Memories from writing columns across two millennia
This week I celebrate my 14th anniversary as a Daily Post columnist. As I look back over my binders full of columns I realize that my writing has not only transcended more than a decade and the turn of a century, but it's also crossed over a new millennium. And it's fun looking back to see how things have come along since then.
One of my earliest columns was about locking my keys in the car while helping an Afghan family settle into an apartment. When I started to panic, one of the teenage sons said with a thick accent, "No problem. This happen all the time in Afghanistan. I help!" as he ran inside for a coat hanger. Today, you either pay for OnStar or pay a locksmith $140. (I know. It happened again about a year ago.)
And speaking of technology, it was in 1999 that I wrote about the parent orientation at Georgia Tech where they informed us that starting that year computer ownership was mandatory. I expect it will really look good in the year 3000 when historians check the timeline and see that Tech was a millennium ahead of UGA on that one.
When I wrote about William Arndell, he was stocking cans on the night shift in a grocery store and writing poetry on the side. Known as the Poet in a Pickup Truck, he handed out his poems to people in cars next to him while sitting at stoplights. He went on to become the resident poet at EPCOT for Black History Month and last I heard he's a country and western singer, writing his own songs.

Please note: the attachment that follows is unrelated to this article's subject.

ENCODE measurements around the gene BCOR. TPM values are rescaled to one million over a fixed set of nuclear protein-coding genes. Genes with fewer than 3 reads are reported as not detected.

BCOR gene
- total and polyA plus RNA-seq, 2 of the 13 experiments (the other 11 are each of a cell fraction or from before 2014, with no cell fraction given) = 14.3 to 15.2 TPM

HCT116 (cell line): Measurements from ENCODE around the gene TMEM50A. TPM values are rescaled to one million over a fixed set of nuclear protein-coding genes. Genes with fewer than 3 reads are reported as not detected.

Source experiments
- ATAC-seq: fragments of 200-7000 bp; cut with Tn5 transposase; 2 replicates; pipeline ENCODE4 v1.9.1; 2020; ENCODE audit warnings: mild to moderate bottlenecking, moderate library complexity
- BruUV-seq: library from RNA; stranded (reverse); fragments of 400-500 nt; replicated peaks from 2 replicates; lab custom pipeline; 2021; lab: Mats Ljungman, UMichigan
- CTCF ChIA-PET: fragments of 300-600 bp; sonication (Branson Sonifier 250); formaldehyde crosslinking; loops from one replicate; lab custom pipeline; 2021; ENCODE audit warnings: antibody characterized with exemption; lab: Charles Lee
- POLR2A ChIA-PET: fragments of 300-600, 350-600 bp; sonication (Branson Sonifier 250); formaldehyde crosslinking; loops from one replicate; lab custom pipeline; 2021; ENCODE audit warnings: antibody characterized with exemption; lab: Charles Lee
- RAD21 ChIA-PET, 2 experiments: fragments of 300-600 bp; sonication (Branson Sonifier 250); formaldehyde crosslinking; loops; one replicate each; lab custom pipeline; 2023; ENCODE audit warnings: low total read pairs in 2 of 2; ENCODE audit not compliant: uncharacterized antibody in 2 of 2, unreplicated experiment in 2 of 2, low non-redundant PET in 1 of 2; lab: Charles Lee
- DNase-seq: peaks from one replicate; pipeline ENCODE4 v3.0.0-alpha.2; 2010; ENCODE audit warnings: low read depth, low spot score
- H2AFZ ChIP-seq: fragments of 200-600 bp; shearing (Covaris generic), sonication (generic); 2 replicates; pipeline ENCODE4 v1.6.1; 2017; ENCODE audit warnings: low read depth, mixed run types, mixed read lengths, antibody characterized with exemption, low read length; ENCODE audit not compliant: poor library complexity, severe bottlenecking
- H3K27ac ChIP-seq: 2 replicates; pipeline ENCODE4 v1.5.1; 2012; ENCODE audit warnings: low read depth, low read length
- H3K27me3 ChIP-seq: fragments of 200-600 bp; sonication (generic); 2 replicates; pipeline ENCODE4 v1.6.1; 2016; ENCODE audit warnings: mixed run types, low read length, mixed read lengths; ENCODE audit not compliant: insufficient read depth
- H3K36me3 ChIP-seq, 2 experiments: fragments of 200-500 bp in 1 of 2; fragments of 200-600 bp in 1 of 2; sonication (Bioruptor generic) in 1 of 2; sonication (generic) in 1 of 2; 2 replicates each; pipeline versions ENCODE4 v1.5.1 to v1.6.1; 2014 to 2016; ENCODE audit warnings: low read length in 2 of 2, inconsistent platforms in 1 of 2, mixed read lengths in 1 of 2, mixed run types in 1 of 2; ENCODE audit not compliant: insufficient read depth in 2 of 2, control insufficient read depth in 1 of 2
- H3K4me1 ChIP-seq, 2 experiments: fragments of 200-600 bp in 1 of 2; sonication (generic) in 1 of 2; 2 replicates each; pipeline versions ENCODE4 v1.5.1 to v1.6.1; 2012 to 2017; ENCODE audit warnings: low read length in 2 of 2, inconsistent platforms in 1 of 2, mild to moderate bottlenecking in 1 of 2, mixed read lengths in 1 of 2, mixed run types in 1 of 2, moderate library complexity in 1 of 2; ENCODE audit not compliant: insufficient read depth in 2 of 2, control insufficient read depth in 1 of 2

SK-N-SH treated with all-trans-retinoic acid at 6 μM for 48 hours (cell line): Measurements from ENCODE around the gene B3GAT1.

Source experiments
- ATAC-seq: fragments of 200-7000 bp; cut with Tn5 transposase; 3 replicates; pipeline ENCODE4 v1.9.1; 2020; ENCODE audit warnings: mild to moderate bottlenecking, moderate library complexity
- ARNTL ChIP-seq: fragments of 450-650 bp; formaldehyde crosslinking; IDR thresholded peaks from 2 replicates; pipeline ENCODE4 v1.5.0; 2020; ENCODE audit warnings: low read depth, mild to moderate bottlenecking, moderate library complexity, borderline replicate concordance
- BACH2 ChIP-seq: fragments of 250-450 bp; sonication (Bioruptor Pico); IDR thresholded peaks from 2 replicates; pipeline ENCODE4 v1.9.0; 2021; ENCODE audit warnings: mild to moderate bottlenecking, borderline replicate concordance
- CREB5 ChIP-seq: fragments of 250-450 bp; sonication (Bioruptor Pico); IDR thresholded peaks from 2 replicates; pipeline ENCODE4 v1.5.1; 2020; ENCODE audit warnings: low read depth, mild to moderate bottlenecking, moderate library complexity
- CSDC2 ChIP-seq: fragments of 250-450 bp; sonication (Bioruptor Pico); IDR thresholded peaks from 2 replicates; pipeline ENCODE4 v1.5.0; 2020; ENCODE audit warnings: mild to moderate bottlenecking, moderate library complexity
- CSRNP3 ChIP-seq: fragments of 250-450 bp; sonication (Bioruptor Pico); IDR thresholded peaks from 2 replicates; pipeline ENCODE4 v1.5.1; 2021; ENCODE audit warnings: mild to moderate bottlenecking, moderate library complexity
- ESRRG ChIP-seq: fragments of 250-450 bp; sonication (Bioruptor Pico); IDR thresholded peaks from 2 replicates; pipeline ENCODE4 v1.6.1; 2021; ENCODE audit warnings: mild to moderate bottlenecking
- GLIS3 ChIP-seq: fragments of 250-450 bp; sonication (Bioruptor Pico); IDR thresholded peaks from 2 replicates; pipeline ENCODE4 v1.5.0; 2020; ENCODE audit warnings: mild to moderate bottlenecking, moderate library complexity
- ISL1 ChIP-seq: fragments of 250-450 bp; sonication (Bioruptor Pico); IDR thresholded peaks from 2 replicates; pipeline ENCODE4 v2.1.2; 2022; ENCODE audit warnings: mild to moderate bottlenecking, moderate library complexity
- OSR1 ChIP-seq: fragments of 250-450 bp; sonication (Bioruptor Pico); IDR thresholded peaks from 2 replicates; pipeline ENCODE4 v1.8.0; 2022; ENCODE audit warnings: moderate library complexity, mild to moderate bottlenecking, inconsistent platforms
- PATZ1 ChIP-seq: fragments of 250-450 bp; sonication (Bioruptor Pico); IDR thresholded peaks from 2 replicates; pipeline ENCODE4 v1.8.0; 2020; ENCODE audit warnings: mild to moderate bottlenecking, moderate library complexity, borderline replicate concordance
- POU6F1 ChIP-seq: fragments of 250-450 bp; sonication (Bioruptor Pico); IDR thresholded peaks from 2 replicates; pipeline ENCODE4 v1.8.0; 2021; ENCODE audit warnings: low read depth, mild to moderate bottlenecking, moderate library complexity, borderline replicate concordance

As I read back over a column on harps, I saw that I wrote of doctors predicting "harp therapy as the medicine of the next millennium." Maybe the time has come to revisit that topic. I also mentioned a little harpist named Rebecca Bruyere who was 13 at the time and booked so heavily she was already turning down gigs. I would love it if anyone out there could catch me up with Rebecca so I could revisit her life as well.
And one of my favorite columns of the 1990s was about Tiny Stitches, a volunteer group started by five women to create layettes for infants in need, including those who don't survive. The group has grown to 250 volunteers and has provided over 6,100 layette bags (224,000 hand-sewn items) and more than 1,000 infant burial ensembles.
But their needs are ever increasing. Current volunteers can produce 45 to 60 packages per month, but hospitals are requesting 75 packages or more. Tiny Stitches needs volunteers for anything from sewing to sorting and there is no minimum time commitment. (Info: www.tinystitches.org )
I look forward to writing on into this third millennium, but I hope not another day passes before all these babies' needs are met.
Susan Larson is a writer from Lilburn. Email her at email@example.com.